Oceanography News

Courtesy of Science Daily

Welcome to Sea and Sky's Oceanography News. Here you can find links to the latest ocean news headlines in the topic of oceanography. Click on any yellow title below to view the full news article. The news article will open in a new browser window. Simply close the browser window when you are finished reading the article to return to the news article listing. You can use the "Click for More" link to go to a page with more news headlines.


Tall ice-cliffs may trigger big calving events -- and fast sea-level rise
Glaciers that drain ice sheets such as Antarctica or Greenland often flow into the ocean, ending in near-vertical cliffs. As the glacier flows into the sea, chunks of the ice break off in calving events. Although much calving occurs when the ocean melts the front of the ice, and ice cliff above falls down, a new study presents another method of calving: slumping. And this process could break off much larger chunks of ice at a quicker rate.
Publ.Date : Fri, 22 Mar 2019 16:33:42 EDT

Arctic deep sea: Colonization in slow motion
There is a wide variety of animals living on the Arctic seabed. Attached to rocks, they feed by removing nutrients from the water using filters or tentacles. But it can take decades for these colonies to become established, and they probably don't achieve their natural diversity until much later.
Publ.Date : Fri, 22 Mar 2019 10:57:20 EDT

Hundreds of bubble streams link biology, seismology off Washington's coast
The first survey of methane vent sites off Washington's coast finds 1,778 bubble columns, with most located along a north-south band that is in line with a geologic fault.
Publ.Date : Thu, 21 Mar 2019 13:09:54 EDT

Research investigates impact of climate change on glacier-fed rivers in Peru
Remote communities in the Peruvian Andes, as well as communities downstream, depend on the water from melting glaciers and mountain ecosystems to provide them with food and power, and to support industry.
Publ.Date : Thu, 21 Mar 2019 10:28:21 EDT

The inbis channel: The most complete submarine cartography
A scientific study describes for the first time the submarine cartography of a high-latitude system in the IBIS channel, which covers tens of kilometers in the northern western area of the Barents Sea, in the Arctic Ocean. This channel is one of the few submarine valleys in polar latitudes that kept its geological architecture during the Last Glacial Maximum (LGM).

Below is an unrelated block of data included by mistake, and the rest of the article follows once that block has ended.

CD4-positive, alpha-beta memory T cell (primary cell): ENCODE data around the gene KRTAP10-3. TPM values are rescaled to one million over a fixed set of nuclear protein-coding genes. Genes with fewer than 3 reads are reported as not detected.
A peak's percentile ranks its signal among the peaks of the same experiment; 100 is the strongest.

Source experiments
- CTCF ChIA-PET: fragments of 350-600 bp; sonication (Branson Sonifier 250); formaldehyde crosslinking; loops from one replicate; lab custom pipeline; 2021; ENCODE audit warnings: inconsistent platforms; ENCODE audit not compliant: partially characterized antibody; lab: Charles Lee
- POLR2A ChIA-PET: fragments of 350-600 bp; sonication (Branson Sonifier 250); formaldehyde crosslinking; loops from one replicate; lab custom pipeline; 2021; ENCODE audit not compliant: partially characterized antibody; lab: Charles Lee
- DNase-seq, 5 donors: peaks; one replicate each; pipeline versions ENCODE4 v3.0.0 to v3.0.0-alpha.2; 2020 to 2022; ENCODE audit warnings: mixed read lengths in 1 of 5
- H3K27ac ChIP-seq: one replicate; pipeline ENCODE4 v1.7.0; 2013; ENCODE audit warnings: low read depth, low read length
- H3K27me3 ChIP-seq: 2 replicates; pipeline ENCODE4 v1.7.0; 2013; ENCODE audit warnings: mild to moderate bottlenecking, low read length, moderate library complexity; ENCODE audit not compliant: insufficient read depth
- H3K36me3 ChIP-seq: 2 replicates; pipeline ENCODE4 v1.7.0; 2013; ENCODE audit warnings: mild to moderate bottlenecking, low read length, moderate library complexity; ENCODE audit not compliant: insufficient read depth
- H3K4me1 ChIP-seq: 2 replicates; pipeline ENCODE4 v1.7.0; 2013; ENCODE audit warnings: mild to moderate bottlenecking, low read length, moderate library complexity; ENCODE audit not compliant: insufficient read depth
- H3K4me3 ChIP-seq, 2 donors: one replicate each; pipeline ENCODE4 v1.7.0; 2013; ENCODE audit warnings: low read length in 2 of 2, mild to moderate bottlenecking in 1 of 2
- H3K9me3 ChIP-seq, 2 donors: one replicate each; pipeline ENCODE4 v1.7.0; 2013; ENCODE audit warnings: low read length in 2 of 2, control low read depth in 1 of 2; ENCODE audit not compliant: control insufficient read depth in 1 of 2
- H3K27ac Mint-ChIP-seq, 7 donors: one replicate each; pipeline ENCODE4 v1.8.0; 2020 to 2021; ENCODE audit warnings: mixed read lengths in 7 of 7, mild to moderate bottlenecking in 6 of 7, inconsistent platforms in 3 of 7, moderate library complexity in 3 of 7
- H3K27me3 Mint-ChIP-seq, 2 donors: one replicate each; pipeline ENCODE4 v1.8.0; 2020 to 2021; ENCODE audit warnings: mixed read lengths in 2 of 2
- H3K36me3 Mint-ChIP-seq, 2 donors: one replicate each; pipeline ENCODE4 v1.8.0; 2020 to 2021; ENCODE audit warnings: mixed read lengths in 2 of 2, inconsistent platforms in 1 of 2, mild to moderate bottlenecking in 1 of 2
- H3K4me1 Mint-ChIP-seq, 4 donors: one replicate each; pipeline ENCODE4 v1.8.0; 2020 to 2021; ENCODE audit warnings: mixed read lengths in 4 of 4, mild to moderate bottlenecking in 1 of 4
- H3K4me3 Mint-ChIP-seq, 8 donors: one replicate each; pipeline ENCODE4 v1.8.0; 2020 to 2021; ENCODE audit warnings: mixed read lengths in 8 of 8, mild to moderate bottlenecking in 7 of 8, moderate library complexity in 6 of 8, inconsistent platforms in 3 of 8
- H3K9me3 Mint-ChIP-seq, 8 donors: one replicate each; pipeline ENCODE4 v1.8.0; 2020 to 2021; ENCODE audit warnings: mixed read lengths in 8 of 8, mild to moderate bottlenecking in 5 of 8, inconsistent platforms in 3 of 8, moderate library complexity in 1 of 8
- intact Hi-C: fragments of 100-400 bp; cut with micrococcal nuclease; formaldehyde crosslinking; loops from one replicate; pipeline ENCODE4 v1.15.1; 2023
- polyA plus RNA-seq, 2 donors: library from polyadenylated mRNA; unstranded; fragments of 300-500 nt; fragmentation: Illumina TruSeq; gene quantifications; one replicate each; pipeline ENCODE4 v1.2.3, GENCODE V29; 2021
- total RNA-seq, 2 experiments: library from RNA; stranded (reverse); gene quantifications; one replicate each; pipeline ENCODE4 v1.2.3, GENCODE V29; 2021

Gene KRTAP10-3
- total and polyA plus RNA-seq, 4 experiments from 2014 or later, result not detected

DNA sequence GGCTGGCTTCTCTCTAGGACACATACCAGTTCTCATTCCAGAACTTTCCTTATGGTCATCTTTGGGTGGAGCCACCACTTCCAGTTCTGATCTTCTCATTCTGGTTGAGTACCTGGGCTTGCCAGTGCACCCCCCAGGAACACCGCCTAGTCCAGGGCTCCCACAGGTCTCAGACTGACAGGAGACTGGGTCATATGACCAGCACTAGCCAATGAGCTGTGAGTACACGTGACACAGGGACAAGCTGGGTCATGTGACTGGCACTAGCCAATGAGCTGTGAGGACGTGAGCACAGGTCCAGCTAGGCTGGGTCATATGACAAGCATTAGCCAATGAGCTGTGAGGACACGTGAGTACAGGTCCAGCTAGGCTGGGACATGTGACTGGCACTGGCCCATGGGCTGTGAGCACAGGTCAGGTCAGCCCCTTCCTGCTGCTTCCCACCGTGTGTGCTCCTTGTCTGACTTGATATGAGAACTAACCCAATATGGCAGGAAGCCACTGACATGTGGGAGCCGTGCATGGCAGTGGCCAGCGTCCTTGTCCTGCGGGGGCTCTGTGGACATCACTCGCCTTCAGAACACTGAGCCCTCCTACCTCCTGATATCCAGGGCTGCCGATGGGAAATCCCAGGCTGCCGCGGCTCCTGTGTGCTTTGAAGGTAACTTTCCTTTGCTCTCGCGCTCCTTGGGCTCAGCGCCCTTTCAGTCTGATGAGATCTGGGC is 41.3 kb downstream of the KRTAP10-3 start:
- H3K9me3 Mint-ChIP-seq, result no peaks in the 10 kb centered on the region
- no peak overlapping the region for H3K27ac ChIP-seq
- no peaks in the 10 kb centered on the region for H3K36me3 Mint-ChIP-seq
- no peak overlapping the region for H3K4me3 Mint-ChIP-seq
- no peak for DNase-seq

Publ.Date : Wed, 20 Mar 2019 14:11:08 EDT

Evidence rogue waves are getting more extreme
Research suggests that 'rogue' waves are occurring less often, but becoming more extreme. Scientists have, for the first time, used long-term data from a wide expanse of ocean to investigate how these rare, unexpected and hazardous ocean phenomena behave.
Publ.Date : Wed, 20 Mar 2019 10:20:05 EDT

Discovery of parasitic arsenic cycle may offer glimpse of life in future, warmer oceans
A newly discovered parasitic cycle, in which ocean bacteria keep phytoplankton on an energy-sapping treadmill of nutrient detoxification, may offer a preview of what further ocean warming will bring.
Publ.Date : Tue, 19 Mar 2019 10:07:30 EDT

Ocean sink for human-made carbon dioxide measured
Scientists have determined the amount of human-made carbon dioxide emissions taken up by the ocean between 1994 and 2007.
Publ.Date : Thu, 14 Mar 2019 15:16:48 EDT

Researchers uncover new clues to surviving extinction
'Great Dying' extinction survivors appear to have shared many of the same ecological roles as their predecessors, with one catch -- there was a surge in the number of individuals with more modern traits. These hardy stand-outs did a better job of driving recovery, making ongoing ecological interactions more intense. Insights into this ancient marine system and its occupants can help guide modern conservation in identifying Earth's most resilient species in the face of environmental stress.
Publ.Date : Thu, 14 Mar 2019 15:16:19 EDT

Role of sea urchins on California kelp